Thursday, August 9, 2012

Compass Plant

Compass Plant (Silphium laciniatum ) is an impressive prairie wildflower, with yellow flowers growing on stalks that can be over 8 feet high.  The flowers are similar to those of other Silphiums, like the Cup Plant, but the Compass Plants leaves are distinctive.  The two-foot long, deeply cut leaves create a striking profile for this plant even without its tall flowerstalk.  The leaves also give the Compass Plant its name since they tend to align on a north-south axis.  Research by botanists at Iowa State provides evidence that this leaf orientation uses sunlight and water most efficiently.  Deep roots (over 12 feet long [pdf]) allow the compass plant to thrive even during dry summers.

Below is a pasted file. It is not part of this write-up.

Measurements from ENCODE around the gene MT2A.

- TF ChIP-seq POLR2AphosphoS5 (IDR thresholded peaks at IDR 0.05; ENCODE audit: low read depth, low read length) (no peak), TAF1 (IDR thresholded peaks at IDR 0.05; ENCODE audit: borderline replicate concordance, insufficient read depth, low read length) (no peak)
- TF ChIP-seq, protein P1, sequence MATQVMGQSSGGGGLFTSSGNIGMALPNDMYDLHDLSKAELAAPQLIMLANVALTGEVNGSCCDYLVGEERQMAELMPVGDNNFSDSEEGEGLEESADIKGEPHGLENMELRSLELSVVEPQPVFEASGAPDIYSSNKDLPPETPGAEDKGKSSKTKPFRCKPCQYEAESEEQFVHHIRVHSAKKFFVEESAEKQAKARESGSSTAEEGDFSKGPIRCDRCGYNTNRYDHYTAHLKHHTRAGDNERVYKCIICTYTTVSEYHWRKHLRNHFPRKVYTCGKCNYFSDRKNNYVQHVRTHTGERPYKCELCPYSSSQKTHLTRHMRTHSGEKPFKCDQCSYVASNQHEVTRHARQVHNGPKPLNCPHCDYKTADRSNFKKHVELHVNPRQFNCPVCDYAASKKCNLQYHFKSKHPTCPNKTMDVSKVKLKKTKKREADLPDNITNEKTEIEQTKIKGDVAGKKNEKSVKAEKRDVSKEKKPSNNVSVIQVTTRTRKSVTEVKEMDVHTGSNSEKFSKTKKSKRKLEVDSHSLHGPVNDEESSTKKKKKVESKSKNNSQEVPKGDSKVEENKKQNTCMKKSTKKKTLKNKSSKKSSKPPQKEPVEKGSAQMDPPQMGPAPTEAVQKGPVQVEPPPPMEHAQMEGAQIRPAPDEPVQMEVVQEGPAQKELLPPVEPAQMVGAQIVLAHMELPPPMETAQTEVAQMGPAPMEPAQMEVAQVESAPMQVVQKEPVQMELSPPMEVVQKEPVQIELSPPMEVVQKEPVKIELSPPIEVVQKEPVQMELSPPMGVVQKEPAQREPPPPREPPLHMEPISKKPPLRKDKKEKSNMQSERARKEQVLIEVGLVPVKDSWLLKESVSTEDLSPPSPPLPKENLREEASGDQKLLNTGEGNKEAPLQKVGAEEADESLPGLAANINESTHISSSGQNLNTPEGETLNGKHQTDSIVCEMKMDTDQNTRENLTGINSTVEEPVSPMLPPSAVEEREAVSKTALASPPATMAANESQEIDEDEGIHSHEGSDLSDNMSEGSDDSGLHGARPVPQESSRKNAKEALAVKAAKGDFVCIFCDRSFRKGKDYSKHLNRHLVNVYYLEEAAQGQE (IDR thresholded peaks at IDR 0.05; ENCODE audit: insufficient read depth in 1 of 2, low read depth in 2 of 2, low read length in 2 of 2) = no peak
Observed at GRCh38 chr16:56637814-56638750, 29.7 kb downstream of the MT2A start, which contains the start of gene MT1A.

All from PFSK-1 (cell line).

Compass Plant is listed as a Threatened species in Michigan.  It is more widely distributed in the central and plains states.  The plants pictured here were blooming at the Kalamazoo Nature Center's restored prairie.

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